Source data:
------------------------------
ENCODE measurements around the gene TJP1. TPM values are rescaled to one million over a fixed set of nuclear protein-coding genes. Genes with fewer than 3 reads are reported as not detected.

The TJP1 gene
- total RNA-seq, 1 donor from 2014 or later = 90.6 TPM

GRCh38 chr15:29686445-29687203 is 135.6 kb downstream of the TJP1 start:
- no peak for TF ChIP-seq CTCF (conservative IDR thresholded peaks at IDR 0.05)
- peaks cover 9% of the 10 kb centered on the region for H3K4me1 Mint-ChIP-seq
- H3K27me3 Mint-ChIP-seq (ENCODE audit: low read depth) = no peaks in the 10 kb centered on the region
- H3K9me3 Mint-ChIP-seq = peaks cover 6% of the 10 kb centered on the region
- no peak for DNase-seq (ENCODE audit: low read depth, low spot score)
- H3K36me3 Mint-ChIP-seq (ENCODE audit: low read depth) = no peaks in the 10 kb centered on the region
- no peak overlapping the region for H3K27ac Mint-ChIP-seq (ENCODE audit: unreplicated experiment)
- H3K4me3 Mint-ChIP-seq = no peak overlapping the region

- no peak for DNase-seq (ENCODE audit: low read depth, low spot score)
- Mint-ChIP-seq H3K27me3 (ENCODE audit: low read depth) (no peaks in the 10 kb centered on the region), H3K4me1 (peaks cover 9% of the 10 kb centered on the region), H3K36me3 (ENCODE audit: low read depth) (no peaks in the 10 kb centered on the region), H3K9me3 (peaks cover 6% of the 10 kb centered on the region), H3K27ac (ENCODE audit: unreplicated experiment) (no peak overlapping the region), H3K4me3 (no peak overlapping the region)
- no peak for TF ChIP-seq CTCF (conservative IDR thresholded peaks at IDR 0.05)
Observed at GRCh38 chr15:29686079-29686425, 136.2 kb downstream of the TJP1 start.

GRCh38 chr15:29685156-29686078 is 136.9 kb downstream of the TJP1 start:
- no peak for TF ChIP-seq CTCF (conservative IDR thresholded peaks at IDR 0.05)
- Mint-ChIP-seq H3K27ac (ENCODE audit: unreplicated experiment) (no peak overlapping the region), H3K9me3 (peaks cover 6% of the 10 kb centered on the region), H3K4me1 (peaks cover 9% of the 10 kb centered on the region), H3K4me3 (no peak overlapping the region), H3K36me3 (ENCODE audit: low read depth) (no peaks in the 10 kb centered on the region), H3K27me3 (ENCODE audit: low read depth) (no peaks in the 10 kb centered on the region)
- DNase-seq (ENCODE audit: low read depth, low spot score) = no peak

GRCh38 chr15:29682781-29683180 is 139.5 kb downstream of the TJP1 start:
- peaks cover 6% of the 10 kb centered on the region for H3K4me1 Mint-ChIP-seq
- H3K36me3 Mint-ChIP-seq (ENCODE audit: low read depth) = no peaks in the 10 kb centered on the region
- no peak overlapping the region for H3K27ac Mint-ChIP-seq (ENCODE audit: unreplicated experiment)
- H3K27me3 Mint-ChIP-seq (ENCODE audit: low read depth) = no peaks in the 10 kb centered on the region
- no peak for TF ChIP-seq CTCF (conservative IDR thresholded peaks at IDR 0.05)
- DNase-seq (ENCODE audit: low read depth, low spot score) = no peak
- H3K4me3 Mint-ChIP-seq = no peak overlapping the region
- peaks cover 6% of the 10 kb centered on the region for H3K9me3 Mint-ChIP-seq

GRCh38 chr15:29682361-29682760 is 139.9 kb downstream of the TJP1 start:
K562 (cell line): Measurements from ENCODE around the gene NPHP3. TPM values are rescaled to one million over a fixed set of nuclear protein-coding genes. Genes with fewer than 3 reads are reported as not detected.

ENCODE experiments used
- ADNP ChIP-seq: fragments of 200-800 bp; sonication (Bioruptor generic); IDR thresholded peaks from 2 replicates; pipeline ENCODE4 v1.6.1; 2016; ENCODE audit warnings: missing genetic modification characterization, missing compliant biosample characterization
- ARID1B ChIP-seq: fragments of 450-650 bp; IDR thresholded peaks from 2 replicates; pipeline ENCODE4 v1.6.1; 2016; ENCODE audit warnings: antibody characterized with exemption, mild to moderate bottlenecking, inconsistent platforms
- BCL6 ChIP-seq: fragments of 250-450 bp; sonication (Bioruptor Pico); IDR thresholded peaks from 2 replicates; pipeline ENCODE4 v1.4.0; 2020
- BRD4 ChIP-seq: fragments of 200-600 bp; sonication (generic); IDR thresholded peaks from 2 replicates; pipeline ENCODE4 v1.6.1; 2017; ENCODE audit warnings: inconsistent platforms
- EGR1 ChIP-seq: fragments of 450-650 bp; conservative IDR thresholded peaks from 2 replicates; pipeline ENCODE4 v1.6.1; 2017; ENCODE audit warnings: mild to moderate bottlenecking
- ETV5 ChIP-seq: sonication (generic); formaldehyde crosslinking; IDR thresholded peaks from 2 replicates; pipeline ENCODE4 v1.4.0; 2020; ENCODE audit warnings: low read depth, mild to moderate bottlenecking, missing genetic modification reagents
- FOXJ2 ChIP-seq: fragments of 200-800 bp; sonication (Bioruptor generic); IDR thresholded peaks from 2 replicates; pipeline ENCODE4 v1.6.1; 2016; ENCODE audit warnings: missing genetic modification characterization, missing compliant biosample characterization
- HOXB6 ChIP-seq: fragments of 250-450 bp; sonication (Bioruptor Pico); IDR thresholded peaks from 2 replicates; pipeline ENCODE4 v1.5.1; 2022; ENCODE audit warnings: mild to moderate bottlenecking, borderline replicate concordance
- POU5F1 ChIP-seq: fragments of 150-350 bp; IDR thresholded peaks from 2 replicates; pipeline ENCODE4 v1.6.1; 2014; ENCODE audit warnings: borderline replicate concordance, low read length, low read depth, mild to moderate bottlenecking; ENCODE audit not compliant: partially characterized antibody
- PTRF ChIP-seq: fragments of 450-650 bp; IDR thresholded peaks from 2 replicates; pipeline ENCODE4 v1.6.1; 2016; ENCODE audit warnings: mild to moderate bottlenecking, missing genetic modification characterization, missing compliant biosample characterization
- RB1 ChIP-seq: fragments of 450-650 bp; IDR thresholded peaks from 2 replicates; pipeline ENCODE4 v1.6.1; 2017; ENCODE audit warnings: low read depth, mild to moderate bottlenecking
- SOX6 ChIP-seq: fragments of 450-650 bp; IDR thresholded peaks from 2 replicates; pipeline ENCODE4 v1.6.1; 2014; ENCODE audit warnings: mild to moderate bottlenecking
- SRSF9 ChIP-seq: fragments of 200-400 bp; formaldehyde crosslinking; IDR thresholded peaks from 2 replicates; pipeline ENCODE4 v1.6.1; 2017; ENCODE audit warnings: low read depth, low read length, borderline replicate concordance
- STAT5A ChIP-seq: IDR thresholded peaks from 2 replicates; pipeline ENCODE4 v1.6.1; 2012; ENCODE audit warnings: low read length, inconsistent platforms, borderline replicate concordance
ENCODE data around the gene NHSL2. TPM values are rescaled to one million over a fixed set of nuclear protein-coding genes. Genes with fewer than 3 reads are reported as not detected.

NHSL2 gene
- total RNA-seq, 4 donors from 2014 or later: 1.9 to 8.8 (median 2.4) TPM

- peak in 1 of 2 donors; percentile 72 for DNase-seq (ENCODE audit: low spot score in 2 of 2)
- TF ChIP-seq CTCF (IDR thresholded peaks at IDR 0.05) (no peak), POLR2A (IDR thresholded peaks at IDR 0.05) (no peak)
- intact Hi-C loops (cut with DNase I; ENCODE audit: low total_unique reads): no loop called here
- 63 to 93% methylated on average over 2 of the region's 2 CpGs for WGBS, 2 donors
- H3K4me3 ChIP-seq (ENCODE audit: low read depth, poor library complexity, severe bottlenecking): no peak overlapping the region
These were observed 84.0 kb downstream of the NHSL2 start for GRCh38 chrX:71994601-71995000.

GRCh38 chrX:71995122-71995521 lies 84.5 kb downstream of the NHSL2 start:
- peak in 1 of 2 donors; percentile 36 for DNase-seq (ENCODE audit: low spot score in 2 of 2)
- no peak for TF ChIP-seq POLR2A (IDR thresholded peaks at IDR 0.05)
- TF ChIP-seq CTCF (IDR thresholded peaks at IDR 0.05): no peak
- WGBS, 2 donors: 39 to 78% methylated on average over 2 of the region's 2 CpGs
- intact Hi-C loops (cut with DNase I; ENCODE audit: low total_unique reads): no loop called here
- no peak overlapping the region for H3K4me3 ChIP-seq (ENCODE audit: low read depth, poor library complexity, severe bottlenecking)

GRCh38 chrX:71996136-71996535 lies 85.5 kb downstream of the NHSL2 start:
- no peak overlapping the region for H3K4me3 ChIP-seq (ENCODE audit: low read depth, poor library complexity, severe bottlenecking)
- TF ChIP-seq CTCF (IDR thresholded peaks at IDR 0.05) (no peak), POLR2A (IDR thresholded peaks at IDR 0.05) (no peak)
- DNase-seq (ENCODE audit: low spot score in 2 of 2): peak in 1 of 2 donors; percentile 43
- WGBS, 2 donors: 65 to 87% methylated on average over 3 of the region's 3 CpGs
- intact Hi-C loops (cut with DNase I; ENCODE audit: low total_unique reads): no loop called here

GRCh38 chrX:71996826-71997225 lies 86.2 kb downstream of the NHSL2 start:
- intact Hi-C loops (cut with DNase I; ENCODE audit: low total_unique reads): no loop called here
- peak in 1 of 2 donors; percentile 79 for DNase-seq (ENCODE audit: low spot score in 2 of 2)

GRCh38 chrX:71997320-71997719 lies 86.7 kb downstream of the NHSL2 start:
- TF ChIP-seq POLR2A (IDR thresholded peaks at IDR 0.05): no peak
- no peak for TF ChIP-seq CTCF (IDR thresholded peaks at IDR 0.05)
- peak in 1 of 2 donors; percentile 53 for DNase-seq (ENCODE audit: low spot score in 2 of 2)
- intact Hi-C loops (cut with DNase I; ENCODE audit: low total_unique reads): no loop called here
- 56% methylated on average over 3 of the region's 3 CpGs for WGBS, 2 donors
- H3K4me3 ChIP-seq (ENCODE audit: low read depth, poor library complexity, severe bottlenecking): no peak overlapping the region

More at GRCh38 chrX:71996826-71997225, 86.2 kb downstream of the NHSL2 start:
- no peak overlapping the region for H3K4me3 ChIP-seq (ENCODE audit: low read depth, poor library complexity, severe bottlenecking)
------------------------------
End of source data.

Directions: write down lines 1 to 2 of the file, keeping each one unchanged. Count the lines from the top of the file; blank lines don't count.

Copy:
ENCODE measurements around the gene TJP1. TPM values are rescaled to one million over a fixed set of nuclear protein-coding genes. Genes with fewer than 3 reads are reported as not detected.

The TJP1 gene